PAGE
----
Janet Mock: As long as marriage and families are based upon the lines of gender and sex, it will affect trans people and their families. Legal recognition of all families, regardless of gender and sex, is also heightened by [the] patchwork of laws from state to state, which prohibit or allow trans people to change their gender markers on IDs and records — which have a large effect on the recognition of their relationships, marriages and access to benefits. Marriage equality has been largely about giving couples legal protections, so we must also extend those same legal protections to all LGBT individuals, specifically trans, low-income and people-of-color communities, regardless of marital status.
TR: Are there any specific initiatives you would like to see President Obama address for trans Americans?
JM: The president signing the Employment Non-Discrimination Act would be a nice start, making it a violation of federal law to discriminate in employment against gender identity, gender expression and sexual orientation. But we need more than laws, and this goes beyond the president.
TR: Do you feel the “T” in “LGBT” is adequately embraced, celebrated and visible?
JM: We need coalitions fighting for social justice to ban together — coalitions that include trans voices — and recognize that LGBT people of color, the poor and youth communities are casualties in the LGBT movement’s single-lens focus on marriage. What’s sadly happening now is that trans people, specifically those of color, are falling in between the gaps of these coalitions and are ending up even more vulnerable than ever.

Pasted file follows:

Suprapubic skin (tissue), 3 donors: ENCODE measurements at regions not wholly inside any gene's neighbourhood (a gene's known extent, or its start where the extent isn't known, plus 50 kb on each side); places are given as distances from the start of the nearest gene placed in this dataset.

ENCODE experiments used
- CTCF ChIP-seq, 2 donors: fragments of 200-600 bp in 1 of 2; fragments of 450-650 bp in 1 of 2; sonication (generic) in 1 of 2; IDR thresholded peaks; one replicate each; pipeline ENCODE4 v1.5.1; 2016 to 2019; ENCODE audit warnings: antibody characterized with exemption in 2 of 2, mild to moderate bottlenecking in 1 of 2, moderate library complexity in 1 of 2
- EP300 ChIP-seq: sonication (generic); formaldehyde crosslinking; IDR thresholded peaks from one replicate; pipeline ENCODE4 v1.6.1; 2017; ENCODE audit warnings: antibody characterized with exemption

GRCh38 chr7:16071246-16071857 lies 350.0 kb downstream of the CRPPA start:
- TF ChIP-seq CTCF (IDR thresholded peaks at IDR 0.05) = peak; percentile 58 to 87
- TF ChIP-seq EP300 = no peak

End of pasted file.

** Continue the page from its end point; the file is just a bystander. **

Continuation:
TR: What should be done to bring greater awareness to issues affecting trans youths and people of color in particular?
JM: First, we need to expand our idea [of] what inclusivity is and how we must address the daily access issues of those most marginalized.
How can a trans woman of color get a job if it is not safe for her to step outside her home — if she’s blessed enough to have a home? If she can’t change her gender markers on her ID because she doesn’t have access to funds that would allow her to file that paperwork, or her state doesn’t allow her to change her documents? If she doesn’t have access to affordable health care that would allow her a safe, monitored transition? If she’s stopped, questioned and frisked because she’s profiled as a sex worker?
There are systemic oppressions that our sisters, brothers and siblings are faced with that broad coalitions fighting for racial, gender, social and economic justice must begin banning together to address from an intersectional lens that truly looks beyond laws and begins addressing the lived experiences of those most marginalized.
Edward Wyckoff Williams is a contributing editor at The Root. He is a columnist and political analyst, appearing on Al-Jazeera, MSNBC, ABC, CBS Washington, Arise America and national syndicated radio. Follow him on Twitter and Facebook.